Even if your yard looks pretty good, it’s still possible to experience a twinge of envy when you drive past a particularly lush lawn. What’s their secret? Do they have a special kind of grass, or is it due to expertly mixed fertilizer? In many cases, it’s due to a combination of things that all work together. They’re all important in their own way, even if they’re only done a few times a year.
Of course, starting with the right type of grass is important. For example, warm-weather grasses won’t thrive in cooler climates, and vice versa. If you live in the south, a company like The Grass Store would probably recommend Palisades Zoysia or some other hardy grass variety. That way you could get a rich green turf with minimal watering, and minimal effort.
Most of the techniques below aren’t anything out of the ordinary; it’s just a matter of doing them properly to get the best results. With some dedication and (most importantly) consistency, you can have the kind of yard that’ll be the envy of the neighborhood.
Technique #1: Optimize the soil’s pH balance
Don’t worry; this is simpler than it sounds! The calculations are easy to find online, and the entire process only takes a few steps. Start with a simple pH test on your yard to determine whether or not it’s in the right range. The most common imbalance is overly acidic soil, which requires the application of lime to correct. Once you’ve found out how much lime to apply (based on how much the pH needs to be adjusted, as well as the square footage of the grass), you can just sprinkle it on, water lightly, and let gravity take care of the rest. Correcting the soil’s pH helps with nutrient uptake from the soil, which obviously results in richer, thicker grass.
Technique #2: Topdress with compost
Compost for grass is a bit like probiotics for people – it provides important microorganisms that improve nutrient uptake. For grass, it also improves the composition of the topsoil, and gives better drainage. Between one thing and another, compost provides a great boost for your lawn. A layer that’s between one-quarter and one-half of an inch is ideal; start by putting down small piles of compost at periodic intervals, then gently go over them with a rake to spread evenly. Finally, give the grass a light watering to help everything settle down to the roots.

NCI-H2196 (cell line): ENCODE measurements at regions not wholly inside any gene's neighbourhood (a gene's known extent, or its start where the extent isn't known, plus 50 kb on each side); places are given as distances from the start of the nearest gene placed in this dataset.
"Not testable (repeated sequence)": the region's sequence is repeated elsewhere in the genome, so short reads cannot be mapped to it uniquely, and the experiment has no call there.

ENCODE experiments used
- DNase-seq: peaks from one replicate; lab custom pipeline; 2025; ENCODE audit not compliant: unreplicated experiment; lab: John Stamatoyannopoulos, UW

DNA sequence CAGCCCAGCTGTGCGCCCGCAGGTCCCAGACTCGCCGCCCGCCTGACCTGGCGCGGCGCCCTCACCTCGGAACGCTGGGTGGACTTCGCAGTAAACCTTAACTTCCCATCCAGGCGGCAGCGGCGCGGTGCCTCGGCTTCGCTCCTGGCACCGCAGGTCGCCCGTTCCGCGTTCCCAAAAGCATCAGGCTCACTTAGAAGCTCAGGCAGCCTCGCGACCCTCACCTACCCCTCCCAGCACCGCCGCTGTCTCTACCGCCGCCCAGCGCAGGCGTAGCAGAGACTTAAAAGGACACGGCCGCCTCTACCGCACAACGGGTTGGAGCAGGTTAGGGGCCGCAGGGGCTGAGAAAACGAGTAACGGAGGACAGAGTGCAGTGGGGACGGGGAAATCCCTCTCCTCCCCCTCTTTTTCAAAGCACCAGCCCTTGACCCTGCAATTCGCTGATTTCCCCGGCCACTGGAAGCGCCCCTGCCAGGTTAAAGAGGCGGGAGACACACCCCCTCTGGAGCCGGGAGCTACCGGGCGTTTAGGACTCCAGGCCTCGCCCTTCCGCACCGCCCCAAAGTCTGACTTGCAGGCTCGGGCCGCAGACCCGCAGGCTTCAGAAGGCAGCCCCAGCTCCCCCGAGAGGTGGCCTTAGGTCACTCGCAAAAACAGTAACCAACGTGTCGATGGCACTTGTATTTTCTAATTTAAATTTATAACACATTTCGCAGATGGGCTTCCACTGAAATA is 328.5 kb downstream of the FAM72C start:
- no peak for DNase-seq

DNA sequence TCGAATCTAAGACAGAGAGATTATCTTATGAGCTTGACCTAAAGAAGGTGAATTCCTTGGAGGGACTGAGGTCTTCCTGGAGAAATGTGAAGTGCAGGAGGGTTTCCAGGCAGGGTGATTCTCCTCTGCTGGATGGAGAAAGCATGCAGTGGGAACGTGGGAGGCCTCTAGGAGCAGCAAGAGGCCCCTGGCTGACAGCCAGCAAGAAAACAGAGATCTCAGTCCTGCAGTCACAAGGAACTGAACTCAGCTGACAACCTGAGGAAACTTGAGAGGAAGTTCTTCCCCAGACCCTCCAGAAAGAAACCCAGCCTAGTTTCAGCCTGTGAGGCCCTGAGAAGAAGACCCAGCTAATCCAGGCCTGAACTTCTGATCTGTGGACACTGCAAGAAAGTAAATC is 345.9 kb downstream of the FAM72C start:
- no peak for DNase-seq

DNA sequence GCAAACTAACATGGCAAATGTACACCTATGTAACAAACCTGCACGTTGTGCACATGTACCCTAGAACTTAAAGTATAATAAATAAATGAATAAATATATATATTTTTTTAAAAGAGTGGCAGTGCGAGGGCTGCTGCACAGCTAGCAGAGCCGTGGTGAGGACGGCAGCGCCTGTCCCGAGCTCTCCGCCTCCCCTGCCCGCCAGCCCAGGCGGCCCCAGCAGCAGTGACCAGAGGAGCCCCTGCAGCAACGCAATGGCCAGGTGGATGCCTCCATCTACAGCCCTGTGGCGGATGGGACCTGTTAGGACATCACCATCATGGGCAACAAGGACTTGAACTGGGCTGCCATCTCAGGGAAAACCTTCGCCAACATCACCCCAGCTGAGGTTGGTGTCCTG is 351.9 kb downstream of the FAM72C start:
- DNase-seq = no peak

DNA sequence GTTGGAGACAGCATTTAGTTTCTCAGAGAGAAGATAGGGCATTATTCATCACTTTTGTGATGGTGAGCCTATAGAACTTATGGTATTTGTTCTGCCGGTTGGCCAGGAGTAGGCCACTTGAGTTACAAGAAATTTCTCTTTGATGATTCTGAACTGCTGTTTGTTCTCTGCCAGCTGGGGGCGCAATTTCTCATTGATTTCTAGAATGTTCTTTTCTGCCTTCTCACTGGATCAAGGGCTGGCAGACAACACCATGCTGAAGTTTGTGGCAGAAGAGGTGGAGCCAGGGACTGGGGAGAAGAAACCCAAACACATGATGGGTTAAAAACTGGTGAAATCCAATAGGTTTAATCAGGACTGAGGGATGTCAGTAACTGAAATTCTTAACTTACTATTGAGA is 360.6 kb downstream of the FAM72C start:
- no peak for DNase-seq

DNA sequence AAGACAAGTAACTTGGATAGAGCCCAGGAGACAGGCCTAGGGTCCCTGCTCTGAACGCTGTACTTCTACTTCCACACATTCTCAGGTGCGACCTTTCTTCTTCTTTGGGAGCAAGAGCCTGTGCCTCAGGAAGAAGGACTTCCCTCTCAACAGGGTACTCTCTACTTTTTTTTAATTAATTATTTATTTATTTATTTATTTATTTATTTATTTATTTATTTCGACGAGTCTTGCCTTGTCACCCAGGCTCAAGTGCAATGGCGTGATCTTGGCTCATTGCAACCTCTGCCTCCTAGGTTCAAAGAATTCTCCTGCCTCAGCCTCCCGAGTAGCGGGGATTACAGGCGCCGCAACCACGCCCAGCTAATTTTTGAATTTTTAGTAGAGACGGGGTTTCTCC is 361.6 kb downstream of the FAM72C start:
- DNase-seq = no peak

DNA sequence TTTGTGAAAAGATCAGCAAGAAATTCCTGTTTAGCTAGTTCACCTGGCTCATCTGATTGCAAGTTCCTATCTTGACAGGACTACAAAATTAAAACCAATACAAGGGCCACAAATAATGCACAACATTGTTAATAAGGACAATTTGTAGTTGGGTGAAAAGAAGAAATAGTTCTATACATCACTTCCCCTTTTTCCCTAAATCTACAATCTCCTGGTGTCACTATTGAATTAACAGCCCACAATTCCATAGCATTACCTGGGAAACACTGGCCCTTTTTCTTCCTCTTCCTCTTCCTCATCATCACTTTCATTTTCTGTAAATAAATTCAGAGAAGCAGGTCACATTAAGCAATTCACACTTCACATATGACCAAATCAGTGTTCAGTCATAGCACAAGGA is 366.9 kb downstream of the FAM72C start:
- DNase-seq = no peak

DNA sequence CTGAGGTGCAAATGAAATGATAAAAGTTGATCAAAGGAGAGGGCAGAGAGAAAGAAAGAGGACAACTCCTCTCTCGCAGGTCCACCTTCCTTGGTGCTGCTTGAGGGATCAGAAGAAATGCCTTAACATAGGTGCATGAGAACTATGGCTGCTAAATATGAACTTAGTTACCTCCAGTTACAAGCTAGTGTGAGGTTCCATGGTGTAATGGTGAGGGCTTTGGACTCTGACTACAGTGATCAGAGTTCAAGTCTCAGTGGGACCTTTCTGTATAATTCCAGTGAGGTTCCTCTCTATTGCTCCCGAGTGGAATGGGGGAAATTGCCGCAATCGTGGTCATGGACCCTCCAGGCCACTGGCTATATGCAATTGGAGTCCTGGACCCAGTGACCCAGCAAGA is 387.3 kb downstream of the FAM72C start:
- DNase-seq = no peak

Technique #3: Apply fertilizer
All other things being equal, most yards get slowly depleted of nutrients over the years. Water from rain or sprinklers leaches the nutrients deeper down into the soil, while grass and other plants use up the nutrients in the shallower layers. It does help to let the grass clippings from each mowing to act as a natural compost, but this may not be enough in the long-term.
That’s why nitrogen-based fertilizers are a good idea for most warm-season grasses. If you’re using a fertilizer with a fairly standard concentration, once per year should be the minimum. However, make sure you always check the label, and test the soil before applying fertilizer. Too much of certain nutrients can be just as harmful as too little; you want to make sure you’re adding just the right amount.
Also, remember that fertilizer only has an effect on growing grass. If it’s applied during the lawn’s dormancy period, it’ll be too deep into the soil to be usable by the time the roots are waking up.
Technique #4: Use good watering habits
Grass doesn’t just need the right amount of water, although that’s definitely the bare minimum; it also benefits from being watered at the right intervals, and at the right times of day.
- Those with warm-season grasses probably won’t need to water their lawns all that much, but it pays to know how much the grass actually needs. There’s even some variation between varieties of the same species; for example, Palisades Zoysia needs a bit more water than Zeon Zoysia for best results.
- Warm-season grasses are adapted to drier conditions, so your watering schedule should reflect that. In most cases, a once-weekly watering schedule is plenty. You’ll be giving the grass enough water to soak down to the roots, without turning the yard into a swamp. This also encourages your grass to grow longer roots, which can contribute to a more robust lawn.
- A morning watering time is best to reduce the likelihood of diseased grass. How does this work? It’s all about the moisture – specifically, how long it sits on top of the grass instead of evaporating. An evening watering time means that the grass will be damp for hours, which encourages the growth of fungal diseases. A morning watering time, on the other hand, lets the sun evaporate excess moisture for healthier grass.
Technique #5: Mow properly
Have you ever gotten a haircut that looked great, but required you to get regular touch-ups so it didn’t grow out? That’s how you should approach mowing the lawn. It’s easy to wait until you just can’t take it anymore, and then take off several inches; after all, it isn’t like the grass knows the difference. Except, it actually does. This type of mowing schedule stresses your grass out, keeping it from growing the way it should.
Ideally, you should only cut one-third of the yard’s height at once. If the grass is supposed to be kept around 2 inches, mow it when it reaches 3 inches. For a lot of varieties, this means mowing once a week. And make sure to use sharp blades on the lawnmower! This provides a cleaner cut, reducing stress to the grass and lowering the chances of insect-related diseases.
Getting a thick, healthy lawn takes some effort, but it certainly isn’t rocket science. Once you establish a new routine, it’ll feel like second nature – and once you start seeing results, you won’t want to stop! Before you know it, you’ll be getting asked about your secrets to get such a beautiful lawn.